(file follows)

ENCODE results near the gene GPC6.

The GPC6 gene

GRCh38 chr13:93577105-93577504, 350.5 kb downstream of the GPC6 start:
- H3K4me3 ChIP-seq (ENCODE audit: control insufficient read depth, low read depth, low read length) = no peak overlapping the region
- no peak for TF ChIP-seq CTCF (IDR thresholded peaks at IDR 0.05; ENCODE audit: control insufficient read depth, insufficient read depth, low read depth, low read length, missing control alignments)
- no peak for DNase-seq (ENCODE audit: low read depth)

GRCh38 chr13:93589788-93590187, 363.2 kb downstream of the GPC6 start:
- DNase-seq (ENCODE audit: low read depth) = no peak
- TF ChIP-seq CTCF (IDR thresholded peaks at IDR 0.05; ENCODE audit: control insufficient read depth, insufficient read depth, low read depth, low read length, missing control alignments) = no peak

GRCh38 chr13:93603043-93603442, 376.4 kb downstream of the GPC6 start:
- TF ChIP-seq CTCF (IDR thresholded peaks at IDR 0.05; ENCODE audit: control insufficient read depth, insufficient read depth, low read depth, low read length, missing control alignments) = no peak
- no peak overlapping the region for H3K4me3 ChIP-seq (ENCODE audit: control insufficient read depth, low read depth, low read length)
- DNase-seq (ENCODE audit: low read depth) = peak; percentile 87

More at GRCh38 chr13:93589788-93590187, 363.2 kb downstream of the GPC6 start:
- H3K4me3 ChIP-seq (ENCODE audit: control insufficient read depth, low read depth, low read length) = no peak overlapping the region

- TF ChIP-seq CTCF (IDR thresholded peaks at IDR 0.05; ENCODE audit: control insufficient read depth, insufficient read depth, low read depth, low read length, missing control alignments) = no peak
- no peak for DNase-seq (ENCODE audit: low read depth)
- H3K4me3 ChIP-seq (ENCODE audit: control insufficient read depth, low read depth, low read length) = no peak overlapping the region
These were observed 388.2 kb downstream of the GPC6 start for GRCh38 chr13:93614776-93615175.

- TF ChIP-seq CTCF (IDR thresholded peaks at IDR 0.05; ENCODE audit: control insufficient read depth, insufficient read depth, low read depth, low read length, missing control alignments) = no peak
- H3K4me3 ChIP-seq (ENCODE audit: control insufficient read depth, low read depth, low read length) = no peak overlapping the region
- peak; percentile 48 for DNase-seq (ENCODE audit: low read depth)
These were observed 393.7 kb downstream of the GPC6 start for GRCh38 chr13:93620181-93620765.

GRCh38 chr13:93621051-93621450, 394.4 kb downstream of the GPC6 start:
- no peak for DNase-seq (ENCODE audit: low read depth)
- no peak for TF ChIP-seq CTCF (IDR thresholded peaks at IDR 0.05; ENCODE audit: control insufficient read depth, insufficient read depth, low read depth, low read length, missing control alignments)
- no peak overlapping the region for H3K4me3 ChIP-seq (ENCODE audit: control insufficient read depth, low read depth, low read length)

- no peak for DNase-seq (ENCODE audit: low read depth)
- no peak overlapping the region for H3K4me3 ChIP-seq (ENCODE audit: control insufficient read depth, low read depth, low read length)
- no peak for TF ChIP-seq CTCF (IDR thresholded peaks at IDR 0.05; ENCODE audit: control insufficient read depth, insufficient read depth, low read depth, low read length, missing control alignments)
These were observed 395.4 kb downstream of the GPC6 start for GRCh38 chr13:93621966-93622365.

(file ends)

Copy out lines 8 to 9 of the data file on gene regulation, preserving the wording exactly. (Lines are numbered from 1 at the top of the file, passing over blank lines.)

- DNase-seq (ENCODE audit: low read depth) = no peak
- TF ChIP-seq CTCF (IDR thresholded peaks at IDR 0.05; ENCODE audit: control insufficient read depth, insufficient read depth, low read depth, low read length, missing control alignments) = no peak